Cocktails & Spirits

Radio Pop-Up Bar: Free Pool, Cocktails, and a Real Radio Tower

Show of hands, please: Who here knows that there's a giant radio tower in SoFi?

There is, and it's the reason why partners Paulo Cardoso, Philippe "Flip" Falca, and Tatanka Guerrero named their pop-up bar Radio.

Radio, which opened softly in December on South Beach (814 First Street), came about when the three friends, all veteran club promoters, decided they wanted to launch a place that was more casual and laid-back. A place where friends could have a few drinks and listen to music without velvet ropes, cover charges, or a maxed-out credit card.

Cardoso and Falca, who live in SoFi, knew about the space and made a deal for a six-month lease. All three partners then went about finding eclectic furnishings for the bar, including a mural depicting a bar scene painted on a series of skateboard decks, and a collection of antique radios.

The result is a warm space that looks like you're in a best friend's game room -- complete with free pool table (because a friend would never charge you to play pool), antique books, a giant Jenga set, and plenty of chairs and couches to lounge on. On the weekends, a live DJ spins

tunes starting at 10 p.m. and there's never a cover charge.

And yes, there's a giant radio tower built into the back part of

the bar, with a wooden picnic table set up so you can enjoy a drink

while looking up at about 600' of metal hulking over you. It's not

something you can do at any other venue in South Beach, and it makes for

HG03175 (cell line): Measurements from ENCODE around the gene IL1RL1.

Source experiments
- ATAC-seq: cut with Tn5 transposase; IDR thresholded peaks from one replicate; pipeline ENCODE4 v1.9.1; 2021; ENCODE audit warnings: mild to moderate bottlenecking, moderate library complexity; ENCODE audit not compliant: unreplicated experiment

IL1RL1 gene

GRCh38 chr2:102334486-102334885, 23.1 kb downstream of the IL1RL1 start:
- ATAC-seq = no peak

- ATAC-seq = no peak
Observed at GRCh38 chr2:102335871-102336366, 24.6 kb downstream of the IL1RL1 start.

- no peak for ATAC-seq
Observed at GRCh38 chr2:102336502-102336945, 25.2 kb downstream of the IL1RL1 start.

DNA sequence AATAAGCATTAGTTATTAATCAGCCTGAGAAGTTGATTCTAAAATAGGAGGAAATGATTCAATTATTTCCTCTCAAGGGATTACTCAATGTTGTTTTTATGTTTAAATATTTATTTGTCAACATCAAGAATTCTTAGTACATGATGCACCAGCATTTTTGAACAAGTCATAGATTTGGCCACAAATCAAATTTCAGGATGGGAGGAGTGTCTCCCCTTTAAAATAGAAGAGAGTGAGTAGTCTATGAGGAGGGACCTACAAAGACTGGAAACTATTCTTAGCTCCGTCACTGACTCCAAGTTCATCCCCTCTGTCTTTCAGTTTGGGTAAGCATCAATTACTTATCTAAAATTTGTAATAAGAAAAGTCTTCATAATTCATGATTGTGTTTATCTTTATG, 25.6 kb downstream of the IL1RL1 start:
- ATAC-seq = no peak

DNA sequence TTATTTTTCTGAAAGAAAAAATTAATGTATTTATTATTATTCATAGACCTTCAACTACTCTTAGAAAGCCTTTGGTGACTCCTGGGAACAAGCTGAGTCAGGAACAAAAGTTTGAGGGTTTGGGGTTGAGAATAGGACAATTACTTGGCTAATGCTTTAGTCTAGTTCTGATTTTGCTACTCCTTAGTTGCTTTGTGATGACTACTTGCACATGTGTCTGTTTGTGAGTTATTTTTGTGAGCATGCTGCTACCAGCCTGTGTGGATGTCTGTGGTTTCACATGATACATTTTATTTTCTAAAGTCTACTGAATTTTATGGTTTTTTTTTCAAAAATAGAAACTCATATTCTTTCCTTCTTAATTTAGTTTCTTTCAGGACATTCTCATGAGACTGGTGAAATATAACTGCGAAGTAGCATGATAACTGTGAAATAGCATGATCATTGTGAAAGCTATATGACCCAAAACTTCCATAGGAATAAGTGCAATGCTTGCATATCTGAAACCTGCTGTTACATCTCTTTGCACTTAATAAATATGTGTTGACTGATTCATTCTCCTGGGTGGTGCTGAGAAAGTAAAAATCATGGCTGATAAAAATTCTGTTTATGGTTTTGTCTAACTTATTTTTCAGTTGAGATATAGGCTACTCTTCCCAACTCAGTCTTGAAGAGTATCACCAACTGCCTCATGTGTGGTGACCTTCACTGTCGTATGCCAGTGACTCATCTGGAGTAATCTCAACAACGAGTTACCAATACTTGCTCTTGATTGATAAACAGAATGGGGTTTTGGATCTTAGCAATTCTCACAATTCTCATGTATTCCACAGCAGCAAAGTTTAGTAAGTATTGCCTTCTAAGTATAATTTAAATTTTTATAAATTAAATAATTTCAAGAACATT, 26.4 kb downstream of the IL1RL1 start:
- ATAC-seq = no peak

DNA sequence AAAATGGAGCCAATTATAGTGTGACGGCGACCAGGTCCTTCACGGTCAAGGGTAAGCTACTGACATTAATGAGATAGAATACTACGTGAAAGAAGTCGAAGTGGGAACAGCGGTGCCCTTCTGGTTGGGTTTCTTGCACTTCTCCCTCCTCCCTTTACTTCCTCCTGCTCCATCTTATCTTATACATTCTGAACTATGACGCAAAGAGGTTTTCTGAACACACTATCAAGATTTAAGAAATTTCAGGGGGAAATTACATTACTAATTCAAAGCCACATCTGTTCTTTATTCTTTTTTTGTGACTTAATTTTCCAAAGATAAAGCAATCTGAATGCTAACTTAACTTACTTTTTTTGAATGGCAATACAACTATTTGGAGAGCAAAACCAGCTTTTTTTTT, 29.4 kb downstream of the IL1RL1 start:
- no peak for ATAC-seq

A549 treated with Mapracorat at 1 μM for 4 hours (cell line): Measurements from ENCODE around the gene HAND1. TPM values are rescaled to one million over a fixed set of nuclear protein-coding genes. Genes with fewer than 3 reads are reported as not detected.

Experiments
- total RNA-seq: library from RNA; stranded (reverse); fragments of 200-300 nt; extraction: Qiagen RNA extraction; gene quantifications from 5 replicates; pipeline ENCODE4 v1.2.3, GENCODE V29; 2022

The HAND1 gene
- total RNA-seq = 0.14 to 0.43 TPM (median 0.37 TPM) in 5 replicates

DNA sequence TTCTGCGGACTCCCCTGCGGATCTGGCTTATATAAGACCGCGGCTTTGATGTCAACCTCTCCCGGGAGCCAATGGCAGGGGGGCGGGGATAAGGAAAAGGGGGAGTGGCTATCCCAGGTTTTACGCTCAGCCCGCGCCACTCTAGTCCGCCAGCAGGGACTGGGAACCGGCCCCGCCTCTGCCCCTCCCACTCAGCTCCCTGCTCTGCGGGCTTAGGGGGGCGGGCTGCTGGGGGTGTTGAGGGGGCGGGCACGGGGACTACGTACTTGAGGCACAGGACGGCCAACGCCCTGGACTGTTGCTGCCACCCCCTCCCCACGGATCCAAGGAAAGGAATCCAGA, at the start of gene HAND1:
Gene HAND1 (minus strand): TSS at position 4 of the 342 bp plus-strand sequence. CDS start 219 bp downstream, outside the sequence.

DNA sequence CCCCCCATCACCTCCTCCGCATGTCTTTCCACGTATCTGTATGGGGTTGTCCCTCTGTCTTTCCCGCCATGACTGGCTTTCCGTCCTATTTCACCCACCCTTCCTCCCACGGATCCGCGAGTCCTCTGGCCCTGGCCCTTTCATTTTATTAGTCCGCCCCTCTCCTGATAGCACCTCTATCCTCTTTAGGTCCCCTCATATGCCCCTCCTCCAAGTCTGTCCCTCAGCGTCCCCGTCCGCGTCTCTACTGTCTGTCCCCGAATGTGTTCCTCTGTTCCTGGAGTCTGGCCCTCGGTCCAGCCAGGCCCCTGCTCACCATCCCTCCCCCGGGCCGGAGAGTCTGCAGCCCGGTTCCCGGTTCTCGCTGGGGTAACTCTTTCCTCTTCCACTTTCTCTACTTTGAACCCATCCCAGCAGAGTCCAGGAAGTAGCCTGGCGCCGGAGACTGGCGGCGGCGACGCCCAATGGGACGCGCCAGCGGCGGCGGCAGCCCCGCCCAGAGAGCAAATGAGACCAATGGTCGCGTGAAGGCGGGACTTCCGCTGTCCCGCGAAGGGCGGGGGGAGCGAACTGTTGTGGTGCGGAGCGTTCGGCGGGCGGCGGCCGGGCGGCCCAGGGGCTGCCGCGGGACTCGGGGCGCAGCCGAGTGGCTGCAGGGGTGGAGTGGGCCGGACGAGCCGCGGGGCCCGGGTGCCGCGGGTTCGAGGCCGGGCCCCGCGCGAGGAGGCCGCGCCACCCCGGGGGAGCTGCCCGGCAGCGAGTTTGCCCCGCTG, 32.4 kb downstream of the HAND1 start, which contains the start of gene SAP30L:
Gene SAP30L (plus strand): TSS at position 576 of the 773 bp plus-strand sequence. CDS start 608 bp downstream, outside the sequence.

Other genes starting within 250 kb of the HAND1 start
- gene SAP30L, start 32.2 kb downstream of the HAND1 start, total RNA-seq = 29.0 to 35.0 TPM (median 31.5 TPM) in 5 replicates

an interesting, and slightly dizzying, view.

Mixologist Josh Holliday rotates specialty drinks weekly, which cost an attractive $10 each. The cocktails all feature classic libations with a twist. Last week's roster included a spicy Margarita with Thai chili and pineapple; a bourbon old fashioned; a lemon fizz, and a negroni with orange bitters.

Though Holliday takes pride in his cocktails, he's quick to tell

us that he's just as happy serving up a beer and a shot of Jameson.

What happens when the lease expires? Cardoso told Short Order that Radio will live on, "whether it's here or somewhere else. We're not only partners, we're lifetime friends. We're here for the people."

Radio is open nightly from 8 p.m. to 5 a.m. Though the main entrance is on First Street, it's requested that you use the back entrance, which can be accessed by walking through the well-lit lot to the east of the bar,

so as not to disturb the residential neighbors.

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Laine Doss is the food and spirits editor for Miami New Times. She has been featured on Cooking Channel's Eat Street and Food Network's Great Food Truck Race. She won an Alternative Weekly award for her feature about what it's like to wait tables.
Contact: Laine Doss